As far as Google, the issues tend to come when you already have a free, non-branded Gmail account, and you want to combine your original account with your new one. Why Google doesn’t just allow the accounts to be combined I don’t know. While you can pull all of your old emails into your new account, it really isn’t a seamless change. I will admit it, I don’t like Gmail very much. I have no problem with it as a personal account, but I don’t like it at all for professional purposes.
In both cases you need to prove to the service that you own your domain. This makes sense, you don’t want someone to be able to steal your email address out from under you. Some domain registrars are more cooperative with this process than others. While I use 1and1 for hosting, I have to say, they make the process much more complicated than it needs to be due to some of their limitations. In this case, GoDaddy (which I hate due to its sexist advertising and for other non-technical concerns) makes life much easier.
I won’t claim that the average person will find the process easy. You can set-up either service yourself, but you might want help. It simply depends on your level of technological comfort.
The problems I have had with Office 365 are as follows:
1. Rule size limitation for those who have a lot of rules. Most people don’t run into this. If you do, it will drive you crazy.
2. Changing the name of the person on an account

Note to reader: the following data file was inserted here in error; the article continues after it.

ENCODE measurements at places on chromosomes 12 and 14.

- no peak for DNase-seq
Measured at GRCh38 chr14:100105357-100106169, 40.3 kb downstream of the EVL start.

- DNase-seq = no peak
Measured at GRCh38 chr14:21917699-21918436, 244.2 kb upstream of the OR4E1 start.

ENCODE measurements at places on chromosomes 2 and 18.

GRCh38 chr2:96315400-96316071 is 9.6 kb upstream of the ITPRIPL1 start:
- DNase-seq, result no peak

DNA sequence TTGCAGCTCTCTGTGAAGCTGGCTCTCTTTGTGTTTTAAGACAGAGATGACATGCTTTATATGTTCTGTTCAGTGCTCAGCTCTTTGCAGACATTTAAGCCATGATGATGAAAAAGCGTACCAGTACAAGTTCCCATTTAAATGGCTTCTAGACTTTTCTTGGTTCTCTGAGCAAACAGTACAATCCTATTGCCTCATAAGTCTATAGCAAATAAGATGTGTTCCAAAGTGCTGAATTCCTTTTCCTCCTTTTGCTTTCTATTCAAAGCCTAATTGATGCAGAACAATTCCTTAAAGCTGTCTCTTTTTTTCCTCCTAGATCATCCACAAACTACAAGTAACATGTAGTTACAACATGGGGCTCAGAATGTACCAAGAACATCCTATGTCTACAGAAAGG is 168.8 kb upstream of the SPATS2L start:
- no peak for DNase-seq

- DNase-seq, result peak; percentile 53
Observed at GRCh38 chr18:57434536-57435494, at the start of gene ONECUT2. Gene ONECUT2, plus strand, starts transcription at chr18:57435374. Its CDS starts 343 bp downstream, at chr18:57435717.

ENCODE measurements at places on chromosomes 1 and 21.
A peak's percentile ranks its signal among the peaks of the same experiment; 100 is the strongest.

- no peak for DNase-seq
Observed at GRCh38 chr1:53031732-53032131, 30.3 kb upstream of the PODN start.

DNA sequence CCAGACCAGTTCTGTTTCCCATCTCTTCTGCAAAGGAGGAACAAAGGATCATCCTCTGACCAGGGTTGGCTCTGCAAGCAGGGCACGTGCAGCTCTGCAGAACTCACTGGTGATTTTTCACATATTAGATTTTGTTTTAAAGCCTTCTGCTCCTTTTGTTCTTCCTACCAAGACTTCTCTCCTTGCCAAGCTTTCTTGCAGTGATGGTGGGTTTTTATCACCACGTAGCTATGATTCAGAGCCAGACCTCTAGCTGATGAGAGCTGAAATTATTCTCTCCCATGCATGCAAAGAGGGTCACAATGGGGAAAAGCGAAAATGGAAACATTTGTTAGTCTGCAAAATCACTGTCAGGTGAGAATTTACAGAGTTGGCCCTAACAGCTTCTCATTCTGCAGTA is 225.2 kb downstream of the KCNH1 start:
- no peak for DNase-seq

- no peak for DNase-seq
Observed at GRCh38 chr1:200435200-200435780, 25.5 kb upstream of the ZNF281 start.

3. Transitioning from the original service (called BPOS) to Office 365 – this won’t be an issue for anyone any more.
The problems I have had with Google Apps
1. Since Gmail puts everything in conversation, if you use the same subject line in unrelated emails, and you forward emails from your old account to your new one, the oddest emails end up in the same conversation. This is because Gmail will believe the emails came from the same person (your old address since you are forwarding from your old account) and will believe they are related (because of the subject line.)
Google does not provide an easy way to split up a conversation. This makes a huge mess. And I mean huge. So don’t use the same subject line in your emails. You shouldn’t do this anyway. You should make sure your subject lines are relevant.
2. If you use Google and its labels (without using filters) you can run into issues using the labels with a third party software such as Outlook. The resolution to this is to use both filters and labels.
In terms of outages, I have never had an outage with Office 365 in the year I have been using it. During that time Gmail had one outage. However, BPOS, the service before Office 365, did have an outage about a month before I joined up.
So, after getting the services set up, the reliability is quite good. That doesn’t mean you won’t want to back everything up. You should still back everything up.
I prefer Microsoft’s service to Google’s. I have issues, ethically speaking with Google, since it will keep your data on its servers, forever. I also just don’t like Gmail very much in terms of how it arranges everything for its web-service. I hate the conversation set up. Other people like it. This is obviously a personal thing, and you might love the conversation set up. If you do, you can turn it on in Outlook 2010. Of course, you can use Google with Outlook as well. So if you don’t use the web-based version of Google, the services essentially look the same.
The amount of space both services provide is the same, 25 gigs. Google provides a more complete package for less, but most attorneys need to use Office 2007 or 2010, so that complete package may not be very useful. You may just find yourself using the email, calendar, and contacts anyway.